Fragrant Flowering Trees for Mid-Atlantic Gardens
Regional Gardening, Best Trees, Mid-Atlantic Gardening
Hardy and exquisite-looking trees are important elements in Mid-Atlantic gardens. They are the most permanent and dominant elements in the landscape. There is a tremendous amount of possibilities in terms of trees to pick for your yard: evergreen or deciduous trees, spring or summer blooms, fall color interest, leaf shape, exfoliating bark, growth habit, etc.
Choosing a delightfully fragrant tree adds to your overall enjoyment in spring or summer when its scent hangs beautifully in the air.
You may want to grow these remarkable flowering trees to perfume your garden and your home. As you will note, some are top performers and have received the prestigious Award of Garden Merit of the Royal Horticultural Society!
Fragrant Flowering Trees for Mid-Atlantic Gardens
Fast growing, award-winning Albizia julibrissin f. rosea (Pink Silk Tree) is a small to medium sized, deciduous tree with a flat-topped, spreading canopy of large, fern-like bipinnate, green leaves. Sensitive, the leaflets fold when touched and at night. Fluffy rose-pink, powder puff flowerheads, with prominent stamens, open in early summer and cover the tree until mid-summer. Fragrant, the blossoms are attractive to bees and butterflies. They are followed by flat bean-like seed pods, 7 in. long (17 cm), which persist into winter. A colorful and exotic-looking landscape tree that is most attractive as a multi-stemmed tree.
Chionanthus virginicus (Fringe Tree) is a deciduous shrub or small tree which is spectacular in full bloom. In late spring or early summer, it is literally covered with delicate clouds of slightly fragrant, creamy-white flowers borne in long drooping panicles. As the blooms fade, the petals drop like snow on the ground. While the male flowers bear slightly longer petals and are showier, the female flowers give way to lovely clusters of dark blue fruit in late summer and are a food source for birds and wildlife. The foliage of wide, spear-shaped leaves turns golden-yellow in fall.
Prized for its fragrant flowers, showy conelike fruit, handsome foliage, and smooth gray bark, Magnolia virginiana (Sweet Bay Magnolia) can be grown as a graceful, slender tree or as a multi-stemmed shrub. Evergreen to semi-evergreen in mild climates, the foliage of lanceolate shiny green leaves glimmers in the wind as a result of their silvery undersides. Solitary, lemon scented, cup-shaped flowers, 3 in. across (7 cm), appear in mid-spring and bloom sporadically throughout the summer. Adorned with 9-12 velvety, creamy-white petals, each flower open in the morning and close at night. They are followed by showy, cone-like fruits with bright red seeds.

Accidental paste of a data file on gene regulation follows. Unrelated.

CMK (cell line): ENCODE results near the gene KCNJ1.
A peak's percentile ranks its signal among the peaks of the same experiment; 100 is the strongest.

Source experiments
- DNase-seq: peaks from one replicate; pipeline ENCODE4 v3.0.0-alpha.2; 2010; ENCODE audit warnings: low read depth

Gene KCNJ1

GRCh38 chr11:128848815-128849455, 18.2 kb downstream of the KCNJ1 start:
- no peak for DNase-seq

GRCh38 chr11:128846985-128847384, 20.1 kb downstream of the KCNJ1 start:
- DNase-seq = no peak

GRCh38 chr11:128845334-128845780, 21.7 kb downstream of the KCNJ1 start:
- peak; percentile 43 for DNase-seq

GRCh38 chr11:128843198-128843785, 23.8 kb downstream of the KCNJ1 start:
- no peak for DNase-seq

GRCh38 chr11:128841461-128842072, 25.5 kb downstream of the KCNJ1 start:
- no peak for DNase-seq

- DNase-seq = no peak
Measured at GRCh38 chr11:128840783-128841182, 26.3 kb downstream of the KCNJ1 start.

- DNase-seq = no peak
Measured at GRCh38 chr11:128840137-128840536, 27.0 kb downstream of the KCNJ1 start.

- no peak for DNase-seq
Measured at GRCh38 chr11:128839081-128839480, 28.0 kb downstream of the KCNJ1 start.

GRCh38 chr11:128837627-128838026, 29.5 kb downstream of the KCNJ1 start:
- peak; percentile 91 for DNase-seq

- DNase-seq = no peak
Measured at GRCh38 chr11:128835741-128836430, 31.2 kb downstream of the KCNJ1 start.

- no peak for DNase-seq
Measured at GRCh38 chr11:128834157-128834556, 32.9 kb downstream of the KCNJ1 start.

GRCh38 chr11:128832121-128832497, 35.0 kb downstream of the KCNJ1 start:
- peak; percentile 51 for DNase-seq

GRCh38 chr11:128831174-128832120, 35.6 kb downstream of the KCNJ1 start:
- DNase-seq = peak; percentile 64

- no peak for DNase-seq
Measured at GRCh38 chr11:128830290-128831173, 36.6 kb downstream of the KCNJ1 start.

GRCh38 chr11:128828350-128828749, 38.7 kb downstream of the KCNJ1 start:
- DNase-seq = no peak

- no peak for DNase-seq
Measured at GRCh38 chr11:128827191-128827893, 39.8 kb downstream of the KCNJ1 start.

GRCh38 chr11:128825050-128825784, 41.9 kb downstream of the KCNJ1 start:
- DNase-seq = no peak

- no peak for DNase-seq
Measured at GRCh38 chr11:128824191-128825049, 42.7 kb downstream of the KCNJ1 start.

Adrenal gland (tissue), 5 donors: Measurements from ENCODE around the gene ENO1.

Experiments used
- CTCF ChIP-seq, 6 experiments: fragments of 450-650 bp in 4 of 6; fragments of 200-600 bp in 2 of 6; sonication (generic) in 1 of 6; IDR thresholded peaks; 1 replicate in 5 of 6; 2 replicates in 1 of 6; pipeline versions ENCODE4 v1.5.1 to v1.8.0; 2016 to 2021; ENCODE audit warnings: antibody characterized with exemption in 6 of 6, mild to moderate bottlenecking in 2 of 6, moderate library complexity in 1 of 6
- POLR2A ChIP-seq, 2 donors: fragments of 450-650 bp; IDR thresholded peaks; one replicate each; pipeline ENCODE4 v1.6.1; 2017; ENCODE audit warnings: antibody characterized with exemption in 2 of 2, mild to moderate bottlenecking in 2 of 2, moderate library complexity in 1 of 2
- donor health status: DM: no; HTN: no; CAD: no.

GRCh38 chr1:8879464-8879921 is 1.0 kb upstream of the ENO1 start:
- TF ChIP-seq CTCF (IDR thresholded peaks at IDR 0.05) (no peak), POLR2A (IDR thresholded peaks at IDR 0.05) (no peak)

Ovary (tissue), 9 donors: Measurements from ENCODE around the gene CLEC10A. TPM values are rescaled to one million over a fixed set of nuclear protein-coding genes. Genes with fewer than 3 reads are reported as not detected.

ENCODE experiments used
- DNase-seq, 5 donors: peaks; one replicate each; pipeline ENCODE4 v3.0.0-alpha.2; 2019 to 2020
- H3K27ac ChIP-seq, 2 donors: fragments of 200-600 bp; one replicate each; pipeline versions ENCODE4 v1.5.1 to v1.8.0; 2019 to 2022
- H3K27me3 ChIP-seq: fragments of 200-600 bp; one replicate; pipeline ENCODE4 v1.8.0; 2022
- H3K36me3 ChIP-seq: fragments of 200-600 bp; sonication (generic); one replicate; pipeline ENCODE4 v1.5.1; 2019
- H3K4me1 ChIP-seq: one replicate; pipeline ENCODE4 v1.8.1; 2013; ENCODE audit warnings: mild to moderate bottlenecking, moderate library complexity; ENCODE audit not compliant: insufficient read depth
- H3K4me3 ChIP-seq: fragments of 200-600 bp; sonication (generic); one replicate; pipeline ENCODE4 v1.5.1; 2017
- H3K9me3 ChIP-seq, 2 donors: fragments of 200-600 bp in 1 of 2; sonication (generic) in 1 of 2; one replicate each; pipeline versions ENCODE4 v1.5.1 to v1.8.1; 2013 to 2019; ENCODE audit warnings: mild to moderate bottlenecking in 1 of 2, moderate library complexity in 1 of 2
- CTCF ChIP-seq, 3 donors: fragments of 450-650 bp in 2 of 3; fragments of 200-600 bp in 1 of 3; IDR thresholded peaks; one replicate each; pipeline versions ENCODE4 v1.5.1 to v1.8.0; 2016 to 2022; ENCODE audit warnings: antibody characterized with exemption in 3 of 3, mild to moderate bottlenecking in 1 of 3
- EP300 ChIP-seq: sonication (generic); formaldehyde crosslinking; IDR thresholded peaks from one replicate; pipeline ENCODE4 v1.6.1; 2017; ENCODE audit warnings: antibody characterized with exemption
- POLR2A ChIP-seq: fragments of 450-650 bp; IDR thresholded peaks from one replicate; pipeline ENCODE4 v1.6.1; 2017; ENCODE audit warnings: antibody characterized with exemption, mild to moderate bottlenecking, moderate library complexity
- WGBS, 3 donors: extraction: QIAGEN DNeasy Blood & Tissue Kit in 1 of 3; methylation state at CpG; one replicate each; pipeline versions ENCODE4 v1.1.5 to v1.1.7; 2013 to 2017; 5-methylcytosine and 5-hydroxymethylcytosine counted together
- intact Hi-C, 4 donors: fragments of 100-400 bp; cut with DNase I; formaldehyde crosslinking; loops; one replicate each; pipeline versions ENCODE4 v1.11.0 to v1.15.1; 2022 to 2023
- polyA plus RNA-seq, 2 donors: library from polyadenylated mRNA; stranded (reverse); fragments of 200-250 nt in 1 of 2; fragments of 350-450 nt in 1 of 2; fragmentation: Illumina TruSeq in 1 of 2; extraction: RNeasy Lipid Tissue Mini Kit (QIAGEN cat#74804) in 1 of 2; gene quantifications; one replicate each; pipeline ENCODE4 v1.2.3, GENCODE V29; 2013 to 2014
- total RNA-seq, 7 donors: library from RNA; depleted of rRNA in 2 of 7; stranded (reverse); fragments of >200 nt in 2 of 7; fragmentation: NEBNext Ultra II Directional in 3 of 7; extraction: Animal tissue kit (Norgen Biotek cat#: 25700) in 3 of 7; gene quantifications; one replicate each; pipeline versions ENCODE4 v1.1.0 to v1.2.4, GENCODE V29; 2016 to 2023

A very pretty landscape tree, Malus sargentii (Sargent Crabapple) is a dwarf, deciduous, multi-stemmed shrub or small tree with a long season of interest. Opening from pink buds, abundant clusters of fragrant, sparkling white blossoms appear in mid to late spring. The flowers are borne in alternate years, blooming heavily every other year. They are followed by crops of very showy, persistent red fruits in fall, 1/4 in. (0.5 cm), which are long-lasting and attractive to birds. The dense and spreading, summer canopy of ovate, lobed, dark green leaves, warms up to golden shades in the fall, before shedding to the ground, revealing the architectural zigzagging branches.
One of the hardiest close relative of Citrus, Poncirus trifoliata (Hardy Orange) is an extremely architectural, well-branched, deciduous shrub which provides significant ornamental interest over most seasons. Resembling orange blossoms, refreshingly fragrant, cup-shaped white flowers, 2 in wide (5 cm), appear in late spring and continue to flower through to early summer. They are followed by an abundance of golf-ball size, slightly furry fruits which ripen to a lovely golden-yellow in fall. If left on the tree, they will persist well into winter, adding interest in the garden. The foliage of three-palmate leaves emerges yellow-green in spring, turns glossy dark green in summer before turning a lovely butter-yellow in fall.
Fast-growing, Robinia pseudoacacia (Black Locust) is a spreading, suckering, deciduous tree boasting attractive compound leaves and pendulous racemes of scented pea-like flowers. The dark blue-green leaves comprise 5-11 pairs of oval leaflets, which turn yellow in the fall, before shedding to the ground. As the leaves fall, they reveal the beautiful, deeply furrowed rough bark. Dense, pendant clusters of fragrant white flowers, 8 in. long (20 cm), appear in late spring and early summer. Attractive to honeybees and hummingbirds, they are followed in fall by smooth, flat, purple-brown seed pods.